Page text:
The morning of the surgery:    One of the thing that was agonizing for me after I chose to have the surgery, was that I needed complete peace. I didn't want to be afraid, or sad, while getting ready for surgery, and I was traumatized at the idea of being wheeled off to the OR in fear. I needed peace!!  I did have peace. I begged over and over for prayers in that matter.  I knew that I took the right decision, but laying my "normal" self on a table , in order to wake up disabled, just to "live", was heavy.  However, I did have that peace on the morning of March 1st, being prepped for my 9am surgery.   You are about to laugh. The thing i was so afraid of... picturing myself being taken away to the Operating Room, each second knowing it might be my last, didn't even happen. hahaha  Around 8:50, the anesthesiologist came into the pre-op room, and told me "I am just going to give you something to relax you".  That's the last thing I remember. No saying goodbyes to my husband, No tears, No fears.  Next thing I know: I am awake after surgery. haha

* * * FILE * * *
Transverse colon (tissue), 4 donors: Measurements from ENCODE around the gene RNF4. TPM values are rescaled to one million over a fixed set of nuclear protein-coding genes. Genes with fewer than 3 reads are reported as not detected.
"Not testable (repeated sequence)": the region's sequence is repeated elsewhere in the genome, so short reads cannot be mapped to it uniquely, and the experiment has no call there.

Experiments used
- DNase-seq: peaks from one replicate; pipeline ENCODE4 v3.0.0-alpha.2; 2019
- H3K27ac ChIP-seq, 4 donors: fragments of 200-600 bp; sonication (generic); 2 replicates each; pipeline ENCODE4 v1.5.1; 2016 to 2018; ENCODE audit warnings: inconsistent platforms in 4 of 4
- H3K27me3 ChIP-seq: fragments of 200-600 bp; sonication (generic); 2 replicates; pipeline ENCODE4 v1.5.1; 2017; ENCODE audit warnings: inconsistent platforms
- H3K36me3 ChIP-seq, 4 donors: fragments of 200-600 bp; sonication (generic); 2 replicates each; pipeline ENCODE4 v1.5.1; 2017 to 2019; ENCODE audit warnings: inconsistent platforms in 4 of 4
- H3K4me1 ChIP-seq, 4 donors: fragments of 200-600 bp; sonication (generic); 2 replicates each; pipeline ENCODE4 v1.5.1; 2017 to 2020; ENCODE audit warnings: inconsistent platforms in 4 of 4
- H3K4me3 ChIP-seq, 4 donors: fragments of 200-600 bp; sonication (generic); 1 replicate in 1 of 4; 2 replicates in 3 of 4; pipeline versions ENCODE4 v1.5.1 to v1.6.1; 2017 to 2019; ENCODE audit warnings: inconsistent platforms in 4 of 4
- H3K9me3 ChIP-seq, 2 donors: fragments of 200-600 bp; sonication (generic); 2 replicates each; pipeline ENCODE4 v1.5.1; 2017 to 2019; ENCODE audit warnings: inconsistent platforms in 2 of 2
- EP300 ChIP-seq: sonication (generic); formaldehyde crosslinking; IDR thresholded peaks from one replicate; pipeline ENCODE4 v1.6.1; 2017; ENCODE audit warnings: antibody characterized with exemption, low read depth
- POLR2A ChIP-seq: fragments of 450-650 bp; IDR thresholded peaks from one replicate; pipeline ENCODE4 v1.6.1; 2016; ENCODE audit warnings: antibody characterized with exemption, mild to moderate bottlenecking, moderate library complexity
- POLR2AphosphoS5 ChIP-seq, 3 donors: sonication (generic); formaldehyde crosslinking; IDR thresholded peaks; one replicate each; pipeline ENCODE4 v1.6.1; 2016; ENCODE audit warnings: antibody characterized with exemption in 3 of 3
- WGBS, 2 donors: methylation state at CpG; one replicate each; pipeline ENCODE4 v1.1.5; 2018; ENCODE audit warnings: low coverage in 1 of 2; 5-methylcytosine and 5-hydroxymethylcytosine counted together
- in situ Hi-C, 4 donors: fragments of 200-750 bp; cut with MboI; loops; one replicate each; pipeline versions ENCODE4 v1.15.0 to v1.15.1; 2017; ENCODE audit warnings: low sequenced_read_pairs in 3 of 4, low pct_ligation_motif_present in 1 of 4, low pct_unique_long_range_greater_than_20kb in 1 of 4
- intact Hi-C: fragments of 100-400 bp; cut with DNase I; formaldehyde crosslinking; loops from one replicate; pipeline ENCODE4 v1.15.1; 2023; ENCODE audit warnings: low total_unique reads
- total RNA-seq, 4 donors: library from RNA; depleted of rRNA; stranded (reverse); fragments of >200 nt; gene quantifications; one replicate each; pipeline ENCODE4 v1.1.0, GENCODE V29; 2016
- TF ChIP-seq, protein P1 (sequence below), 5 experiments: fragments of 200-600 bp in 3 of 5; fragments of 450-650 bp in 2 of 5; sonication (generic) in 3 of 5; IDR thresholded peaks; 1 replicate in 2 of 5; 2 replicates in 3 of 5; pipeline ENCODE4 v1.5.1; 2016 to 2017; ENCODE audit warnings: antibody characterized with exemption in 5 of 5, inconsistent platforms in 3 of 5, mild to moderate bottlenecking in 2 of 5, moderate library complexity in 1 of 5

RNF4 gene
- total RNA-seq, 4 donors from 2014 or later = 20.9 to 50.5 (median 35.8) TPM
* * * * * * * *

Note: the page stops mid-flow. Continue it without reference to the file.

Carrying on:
During surgery, the hospital gave my husband a pager. It looked just like the big pager they give you at some restaurant while you wait for your seat to be ready. This pager sent him "text". He was told they would come every hour or so, and that they would also come out once in a while to update him. The pager would sent out small message you to update him on what stage the surgery was.  For example, my surgery was scheduled for 9 am, but when the pager went off the first time, at 10:40, it said "Surgery has begun". It was about 1 Hour and a half from me being moved to the OR, to the surgery actually beginning. I will talk about that in a bit.   The pager went off a few times with the "Surgery in progress" a few times.  A nurse came out to update of the major steps like "They opened her up now" Or Dr.Spetzler is doing the resection now" or "The other Dr took over now that Dr.Spetzler is done his part"  In the mean time, the pager would go off at those specific times with quick info like "Dr.Spetzler is finishing", "Patient is being closed", and "Patient is being moved to Recovery".  The nurse that would come out once in a while basically  said in a bit more detail what the pager indicated.